HARRIS REED — When I went to Saint Martins, I was designing what I thought I should be designing — what my tutors said, what the world said — and it was never gender-fluid clothing. It was just flamboyant womenswear or menswear. Meeting Harry Styles and his stylist, Harry Lambert, and showing him my work — there was not only passion, but crazy amounts of love. The fact that I was making clothing for him that he was wearing in front of 30,000 or 40,000 people at his concerts, and me in my kitchen by myself, with needle and thread while eating McDonald’s: that’s love.

ALEXANDRA CASTLE — So, it’s a labor of love. And do you have a secret meaning for love?
HARRIS REED — It’s so vulnerable! I think it’s transparent and honest vulnerability, artistically and with yourself. Anytime I’ve felt or experienced love, it’s gone into creating and making when I was the most vulnerable.

ALEXANDRA CASTLE — What is it about rock stars and their performance, and the way that they dress, that influences you so much?
HARRIS REED — It’s about who they are and what they represent. I think the main reason is this zero-fucks-given attitude about people’s perceptions of their sexuality and their own sexual exploration within themselves. I’ve always felt like someone who’s had to explain myself to people because of the way I look, the way I present myself. I need to explain almost my whole agenda, down to who I am and what I find sexually attractive. I also love the art of performance, and I’ve always respected it because I spent the past three years experimenting with what performance is — and this idea of dressing up in terms of your innermost desires and going out and grabbing that by the balls. When I go to Tesco or Sainsbury’s, I don’t want to just walk — I want to strut. Life is a huge performance.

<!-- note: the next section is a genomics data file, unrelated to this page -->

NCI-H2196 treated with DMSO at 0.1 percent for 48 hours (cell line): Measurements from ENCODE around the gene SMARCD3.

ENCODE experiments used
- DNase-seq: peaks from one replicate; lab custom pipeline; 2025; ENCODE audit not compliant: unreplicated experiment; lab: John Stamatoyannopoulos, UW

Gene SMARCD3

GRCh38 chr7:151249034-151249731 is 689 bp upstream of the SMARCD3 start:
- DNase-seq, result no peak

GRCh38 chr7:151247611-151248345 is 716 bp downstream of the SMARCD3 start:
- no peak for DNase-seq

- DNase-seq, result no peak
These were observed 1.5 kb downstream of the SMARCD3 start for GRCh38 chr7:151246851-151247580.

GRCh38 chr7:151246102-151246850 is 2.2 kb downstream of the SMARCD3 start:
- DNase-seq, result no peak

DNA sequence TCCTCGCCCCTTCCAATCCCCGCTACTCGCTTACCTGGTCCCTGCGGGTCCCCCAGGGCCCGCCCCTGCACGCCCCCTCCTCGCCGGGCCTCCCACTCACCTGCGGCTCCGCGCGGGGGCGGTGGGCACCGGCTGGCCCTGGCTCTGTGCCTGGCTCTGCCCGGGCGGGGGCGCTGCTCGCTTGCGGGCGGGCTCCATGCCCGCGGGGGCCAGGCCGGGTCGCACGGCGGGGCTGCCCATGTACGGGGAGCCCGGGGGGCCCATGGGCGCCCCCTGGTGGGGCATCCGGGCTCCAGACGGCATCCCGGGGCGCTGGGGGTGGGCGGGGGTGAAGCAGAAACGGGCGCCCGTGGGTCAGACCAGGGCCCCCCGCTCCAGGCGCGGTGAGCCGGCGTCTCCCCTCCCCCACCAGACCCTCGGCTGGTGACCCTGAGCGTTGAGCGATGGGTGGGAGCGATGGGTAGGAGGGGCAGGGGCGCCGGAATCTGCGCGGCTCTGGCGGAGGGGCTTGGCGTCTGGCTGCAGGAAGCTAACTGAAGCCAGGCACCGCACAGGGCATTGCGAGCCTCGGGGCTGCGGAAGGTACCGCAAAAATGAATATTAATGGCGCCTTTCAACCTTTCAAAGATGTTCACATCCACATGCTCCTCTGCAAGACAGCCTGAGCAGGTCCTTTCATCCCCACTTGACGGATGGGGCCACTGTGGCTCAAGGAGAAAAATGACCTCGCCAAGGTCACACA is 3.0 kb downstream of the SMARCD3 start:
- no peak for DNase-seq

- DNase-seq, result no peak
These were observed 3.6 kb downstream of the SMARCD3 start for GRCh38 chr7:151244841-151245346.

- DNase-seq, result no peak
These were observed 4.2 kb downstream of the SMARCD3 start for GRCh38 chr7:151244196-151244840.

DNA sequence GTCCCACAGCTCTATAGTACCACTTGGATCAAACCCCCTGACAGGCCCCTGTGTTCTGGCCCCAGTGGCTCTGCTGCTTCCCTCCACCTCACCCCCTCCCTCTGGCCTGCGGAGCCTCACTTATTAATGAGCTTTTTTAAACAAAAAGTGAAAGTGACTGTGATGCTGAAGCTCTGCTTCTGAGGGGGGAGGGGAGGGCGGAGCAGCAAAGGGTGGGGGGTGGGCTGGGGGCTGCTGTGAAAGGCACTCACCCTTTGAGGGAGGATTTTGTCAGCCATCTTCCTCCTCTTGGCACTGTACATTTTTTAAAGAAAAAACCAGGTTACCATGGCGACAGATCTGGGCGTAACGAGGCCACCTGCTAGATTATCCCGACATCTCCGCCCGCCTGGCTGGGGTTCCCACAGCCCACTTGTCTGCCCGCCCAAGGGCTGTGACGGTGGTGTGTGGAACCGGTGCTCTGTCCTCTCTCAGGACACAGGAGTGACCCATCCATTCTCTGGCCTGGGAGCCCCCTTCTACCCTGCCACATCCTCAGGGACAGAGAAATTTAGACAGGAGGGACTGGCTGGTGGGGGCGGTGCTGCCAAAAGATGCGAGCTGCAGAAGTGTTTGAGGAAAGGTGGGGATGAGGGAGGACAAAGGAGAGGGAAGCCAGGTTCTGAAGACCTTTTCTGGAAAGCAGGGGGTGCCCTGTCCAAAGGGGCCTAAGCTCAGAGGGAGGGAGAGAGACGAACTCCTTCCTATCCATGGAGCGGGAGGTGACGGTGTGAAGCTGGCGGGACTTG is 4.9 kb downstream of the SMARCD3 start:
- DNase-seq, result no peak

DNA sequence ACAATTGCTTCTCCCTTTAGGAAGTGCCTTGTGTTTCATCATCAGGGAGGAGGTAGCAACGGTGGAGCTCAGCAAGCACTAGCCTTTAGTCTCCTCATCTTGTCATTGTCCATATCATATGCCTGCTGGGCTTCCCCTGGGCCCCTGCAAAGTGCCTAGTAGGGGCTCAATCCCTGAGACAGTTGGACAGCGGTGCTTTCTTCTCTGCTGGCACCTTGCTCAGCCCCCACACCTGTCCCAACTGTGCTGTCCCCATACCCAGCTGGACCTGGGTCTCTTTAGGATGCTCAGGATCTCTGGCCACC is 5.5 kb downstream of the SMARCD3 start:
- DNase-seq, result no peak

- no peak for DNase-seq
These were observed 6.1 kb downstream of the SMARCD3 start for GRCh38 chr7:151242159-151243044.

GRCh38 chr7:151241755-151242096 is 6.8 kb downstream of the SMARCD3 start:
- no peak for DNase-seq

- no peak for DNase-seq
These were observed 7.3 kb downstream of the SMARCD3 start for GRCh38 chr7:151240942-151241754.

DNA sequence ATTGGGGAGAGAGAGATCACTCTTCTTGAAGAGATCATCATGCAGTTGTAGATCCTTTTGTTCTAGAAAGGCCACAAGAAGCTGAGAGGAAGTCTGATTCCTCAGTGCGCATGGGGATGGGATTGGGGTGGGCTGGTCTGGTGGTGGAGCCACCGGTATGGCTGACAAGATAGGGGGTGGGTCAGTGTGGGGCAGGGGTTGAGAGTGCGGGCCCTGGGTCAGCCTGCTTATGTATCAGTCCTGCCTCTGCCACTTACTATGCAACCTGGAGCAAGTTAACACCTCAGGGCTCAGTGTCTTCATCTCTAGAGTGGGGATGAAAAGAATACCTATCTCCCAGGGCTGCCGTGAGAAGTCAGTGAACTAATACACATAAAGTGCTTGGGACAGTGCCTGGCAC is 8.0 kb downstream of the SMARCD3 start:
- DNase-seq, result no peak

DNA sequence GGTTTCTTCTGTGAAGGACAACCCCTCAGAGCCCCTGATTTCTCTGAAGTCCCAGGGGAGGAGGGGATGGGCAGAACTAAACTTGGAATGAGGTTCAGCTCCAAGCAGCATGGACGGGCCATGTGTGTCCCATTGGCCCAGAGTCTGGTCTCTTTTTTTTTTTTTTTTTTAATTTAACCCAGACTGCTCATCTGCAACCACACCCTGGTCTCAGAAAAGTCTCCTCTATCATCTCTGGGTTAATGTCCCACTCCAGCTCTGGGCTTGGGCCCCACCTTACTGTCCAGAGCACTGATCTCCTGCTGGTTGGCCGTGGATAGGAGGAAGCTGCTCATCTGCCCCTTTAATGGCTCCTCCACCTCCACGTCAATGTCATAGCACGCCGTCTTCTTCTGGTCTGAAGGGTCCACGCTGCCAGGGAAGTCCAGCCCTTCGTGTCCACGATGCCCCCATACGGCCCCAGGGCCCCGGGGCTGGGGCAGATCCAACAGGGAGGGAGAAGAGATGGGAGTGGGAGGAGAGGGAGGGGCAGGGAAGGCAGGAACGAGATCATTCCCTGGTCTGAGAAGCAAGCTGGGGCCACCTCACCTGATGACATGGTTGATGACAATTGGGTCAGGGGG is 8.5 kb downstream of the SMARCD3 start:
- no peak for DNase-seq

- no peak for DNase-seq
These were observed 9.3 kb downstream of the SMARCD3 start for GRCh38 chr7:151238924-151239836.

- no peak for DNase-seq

ALEXANDRA CASTLE — Due to the global health crisis, we’ve all had to adapt. How do you think the fashion industry will change?
HARRIS REED — Before this global pandemic, fashion was moving too quickly. Brands were doing 16 collections a year. With TikTok, Instagram, Twitter, nobody wants to be behind the velvet curtain anymore. People so desperately want to be part of an experience, me included. Who needs a show anymore? We should just have a fucking rock concert with all the clothes exhibited and light the place on fire! But it’s safe to say that fashion will not be relevant in the way it was shown and done before. It has to change.

ALEXANDRA CASTLE — This is something you’ve brought to your brand with your virtual showcase. Do you think you’ll have a show, eventually?
HARRIS REED — As much as I’m preaching, of course I dream of the day that the lights go down and my name is on the back of the marquee. I’ve dreamed about this my whole life.

ALEXANDRA CASTLE — You’ve worked with Alessandro Michele at Gucci. How do you think mentorship and love come together in a mentor-mentee relationship?
HARRIS REED — Alessandro is a genius. He’s one of the most kind, loving human beings. If the right opportunity came up in the brand, I definitely would love to collaborate. He gave me so much confidence in myself, letting me walk in the runway show, take over the Instagram, and then be a global face for perfume and an intern for eight months in Rome. That door with Gucci will always be open because there’s so much potential. The whole world has been flipped on its head and is changing, so I don’t see why not.

ALEXANDRA CASTLE — What’s the most important love encounter you’ve ever had?
HARRIS REED — I don’t want this to sound vain, but love for yourself. It’s not about vanity or how you look, but about how you feel. It’s that movement of silk, that movement of the body, the way that your hip falls, and the way you feel in your shoes, and you catch yourself and feel love.

ALEXANDRA CASTLE — It’s not necessarily a romantic, Shakespearean tale, but it can be in front of you in everything that you do.
HARRIS REED — The reason people have such an issue with love is vulnerability. It comes from yourself.